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Self-Assembled Ferroelectric Polymers Enable Robust Flexible RAM

Chinese researchers made ferroelectric random access memory (FeRAM) using self-assembled P(VDF-TrFE) copolymers. Nanoscale characterization of a prototype device helped confirm the device’s enhanced thermal stability and storage density of ~60 GB/in2.

Topography and PFM phase images of copolymer film with reversal domains; PFM phase image of FeRAM application; graphs of domain length versus pulse duration and amplitude; plot of domain area versus temperature.

The high storage density and low power consumption of FeRAM devices make them attractive for a range of data storage applications. Flexible FeRAM could further extend this range, but inorganic ferroelectrics are typically too brittle and organic ferroelectrics have limited thermal stability.

Researchers at Tsinghua University fabricated a prototype FeRAM device from the organic ferroelectric  poly(vinylidene fluoride-co-trifluoroethylene) [P(VDF-TrFE)]. They used low-temperature self-assembly techniques to create an aligned array of edge-on nanolamellae.

Nanoscale electromechanical experiments demonstrated domain switching of ‘bits’ as small as 100x100 nm2, indicating storage densities of ~60 GB/in2. Moreover, the written patterns appeared virtually unchanged after a month. Devices with self-assembled films also remained stable to higher temperatures than ones with spin-coated films. The behavior was explained by pinning effects at grain boundaries between adjacent lamellae.

The results demonstrate a new strategy for creating more robust, flexible ferroelectric memory devices. In addition, they illustrate the potential of self-assembly for creating functional nanomaterials.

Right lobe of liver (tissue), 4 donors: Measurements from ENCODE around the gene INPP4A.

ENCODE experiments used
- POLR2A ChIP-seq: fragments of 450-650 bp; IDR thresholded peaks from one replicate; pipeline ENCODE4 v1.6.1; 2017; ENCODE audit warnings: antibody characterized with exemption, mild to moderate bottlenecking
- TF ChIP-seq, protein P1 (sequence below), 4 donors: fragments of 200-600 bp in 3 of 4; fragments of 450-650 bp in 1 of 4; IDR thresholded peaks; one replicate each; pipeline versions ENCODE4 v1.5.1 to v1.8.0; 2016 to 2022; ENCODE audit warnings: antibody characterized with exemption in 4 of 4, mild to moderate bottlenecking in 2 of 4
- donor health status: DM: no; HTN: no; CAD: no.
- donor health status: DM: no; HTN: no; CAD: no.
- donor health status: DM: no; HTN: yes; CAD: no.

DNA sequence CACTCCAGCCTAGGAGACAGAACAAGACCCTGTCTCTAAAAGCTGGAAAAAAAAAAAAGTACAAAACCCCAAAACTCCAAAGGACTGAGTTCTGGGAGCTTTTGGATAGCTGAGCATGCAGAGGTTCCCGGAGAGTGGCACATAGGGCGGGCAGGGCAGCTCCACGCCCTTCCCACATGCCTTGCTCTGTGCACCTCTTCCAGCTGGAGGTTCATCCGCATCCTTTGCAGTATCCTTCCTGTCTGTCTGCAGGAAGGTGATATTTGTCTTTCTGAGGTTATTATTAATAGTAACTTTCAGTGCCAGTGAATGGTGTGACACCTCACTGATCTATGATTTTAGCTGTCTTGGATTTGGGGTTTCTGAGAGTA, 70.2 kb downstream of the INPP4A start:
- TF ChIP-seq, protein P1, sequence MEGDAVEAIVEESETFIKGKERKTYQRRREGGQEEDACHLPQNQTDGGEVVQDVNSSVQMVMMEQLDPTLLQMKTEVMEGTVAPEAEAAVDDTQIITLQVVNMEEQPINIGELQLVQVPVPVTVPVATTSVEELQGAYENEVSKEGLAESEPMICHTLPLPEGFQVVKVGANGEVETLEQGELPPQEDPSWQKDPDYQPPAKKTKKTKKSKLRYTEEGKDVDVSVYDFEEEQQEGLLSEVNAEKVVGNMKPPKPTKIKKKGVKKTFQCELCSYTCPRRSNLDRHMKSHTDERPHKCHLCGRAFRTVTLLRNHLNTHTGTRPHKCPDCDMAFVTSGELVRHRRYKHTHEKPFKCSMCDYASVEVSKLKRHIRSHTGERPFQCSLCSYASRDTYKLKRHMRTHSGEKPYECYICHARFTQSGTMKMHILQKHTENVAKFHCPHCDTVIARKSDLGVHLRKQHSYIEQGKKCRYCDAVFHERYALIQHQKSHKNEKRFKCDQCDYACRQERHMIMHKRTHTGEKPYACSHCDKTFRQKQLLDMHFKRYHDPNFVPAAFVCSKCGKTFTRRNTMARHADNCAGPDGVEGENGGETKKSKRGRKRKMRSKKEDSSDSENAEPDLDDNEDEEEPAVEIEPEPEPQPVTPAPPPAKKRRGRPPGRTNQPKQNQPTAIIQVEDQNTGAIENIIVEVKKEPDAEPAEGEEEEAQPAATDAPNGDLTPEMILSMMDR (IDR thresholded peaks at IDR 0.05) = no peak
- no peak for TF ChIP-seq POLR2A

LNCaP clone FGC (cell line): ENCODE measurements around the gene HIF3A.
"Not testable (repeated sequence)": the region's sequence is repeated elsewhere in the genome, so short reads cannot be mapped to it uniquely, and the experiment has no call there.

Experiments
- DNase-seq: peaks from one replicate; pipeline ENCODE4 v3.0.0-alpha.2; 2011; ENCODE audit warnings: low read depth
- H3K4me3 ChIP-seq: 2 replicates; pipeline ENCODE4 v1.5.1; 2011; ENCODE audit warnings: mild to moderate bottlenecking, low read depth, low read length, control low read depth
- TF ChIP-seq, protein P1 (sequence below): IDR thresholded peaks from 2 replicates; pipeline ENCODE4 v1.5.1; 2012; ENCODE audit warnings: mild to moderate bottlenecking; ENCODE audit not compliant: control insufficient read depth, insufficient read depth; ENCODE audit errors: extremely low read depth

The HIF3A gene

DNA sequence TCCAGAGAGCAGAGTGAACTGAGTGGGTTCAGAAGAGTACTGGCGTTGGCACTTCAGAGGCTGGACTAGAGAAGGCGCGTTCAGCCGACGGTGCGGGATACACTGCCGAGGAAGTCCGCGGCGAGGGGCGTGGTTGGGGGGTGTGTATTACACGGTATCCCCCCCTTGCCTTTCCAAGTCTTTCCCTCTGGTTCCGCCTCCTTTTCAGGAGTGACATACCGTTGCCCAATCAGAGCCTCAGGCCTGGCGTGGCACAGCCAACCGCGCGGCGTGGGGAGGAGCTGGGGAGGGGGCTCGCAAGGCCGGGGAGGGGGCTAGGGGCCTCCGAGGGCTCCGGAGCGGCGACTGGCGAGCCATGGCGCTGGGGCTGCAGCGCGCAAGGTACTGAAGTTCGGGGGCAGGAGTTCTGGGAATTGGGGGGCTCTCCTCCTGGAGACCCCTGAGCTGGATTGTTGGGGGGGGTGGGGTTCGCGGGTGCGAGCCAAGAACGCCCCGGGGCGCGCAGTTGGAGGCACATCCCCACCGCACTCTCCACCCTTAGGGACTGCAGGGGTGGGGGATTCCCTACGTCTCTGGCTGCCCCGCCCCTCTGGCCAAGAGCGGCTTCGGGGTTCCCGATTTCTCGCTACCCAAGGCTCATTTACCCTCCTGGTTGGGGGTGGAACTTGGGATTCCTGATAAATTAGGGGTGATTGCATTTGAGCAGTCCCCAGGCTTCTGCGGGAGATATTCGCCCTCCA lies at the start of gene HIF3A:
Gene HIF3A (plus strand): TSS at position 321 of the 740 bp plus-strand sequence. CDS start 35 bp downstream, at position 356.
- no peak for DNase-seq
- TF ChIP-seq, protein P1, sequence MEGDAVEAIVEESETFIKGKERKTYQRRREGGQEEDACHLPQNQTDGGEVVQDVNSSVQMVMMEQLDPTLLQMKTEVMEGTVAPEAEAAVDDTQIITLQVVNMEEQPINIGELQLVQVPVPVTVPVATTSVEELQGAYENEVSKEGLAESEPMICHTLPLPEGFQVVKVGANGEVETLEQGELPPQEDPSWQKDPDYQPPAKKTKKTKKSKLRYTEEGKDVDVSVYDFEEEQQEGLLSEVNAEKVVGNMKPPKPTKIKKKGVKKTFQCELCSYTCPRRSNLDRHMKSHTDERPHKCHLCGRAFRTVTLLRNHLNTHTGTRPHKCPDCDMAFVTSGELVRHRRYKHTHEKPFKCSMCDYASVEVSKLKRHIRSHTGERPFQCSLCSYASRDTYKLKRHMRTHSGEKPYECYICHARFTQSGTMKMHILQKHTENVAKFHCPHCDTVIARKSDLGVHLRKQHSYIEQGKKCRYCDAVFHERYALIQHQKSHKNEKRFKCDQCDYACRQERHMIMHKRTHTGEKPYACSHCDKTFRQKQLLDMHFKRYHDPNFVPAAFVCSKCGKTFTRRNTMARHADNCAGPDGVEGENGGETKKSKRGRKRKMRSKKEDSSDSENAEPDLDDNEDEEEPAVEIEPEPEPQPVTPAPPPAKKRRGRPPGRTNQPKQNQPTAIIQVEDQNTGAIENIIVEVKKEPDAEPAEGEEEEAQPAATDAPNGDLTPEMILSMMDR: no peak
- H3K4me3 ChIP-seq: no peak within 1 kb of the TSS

(left) Topography and in-plane PFM images; (middle) graph of PFM response versus position and schematic describing pinning effects; (right) topography and KPFM surface potential images.


Instrument used


Techniques used

All AFM experiments were performed on an MFP-3D AFM. Nanoscale topography was measured in contact mode, while electromechanical behavior was evaluated with piezoresponse force microscopy (PFM) techniques and a conducting tip. These experiments used the MFP-3D’s built-in software to apply voltage pulses of varying duration and amplitude to the tip and then sense the sample’s in-plane or out-of-plane response. Temperature-dependent PFM measurements were made using a heated sample stage for precise, sensitive temperature control. Additionally, surface potential images were acquired with Kelvin probe force microscopy (KFPM) to better understand grain boundary effects. Combined, the measurements illustrate the power of MFP-3D AFMs for experimental flexibility without sacrificing ease of use.


Citation: M. Guo, J. Jiang, J. Qiang et al., Flexible robust and high-density FeRAM from array of organic ferroelectric nano-lamellae by self-assembly. Adv. Sci. 6, 1801931 (2019).

Note: The original article featured above was published as Open Access under a Creative Commons license. The data shown here are reused under fair use of the original article, which can be accessed through the article link above.


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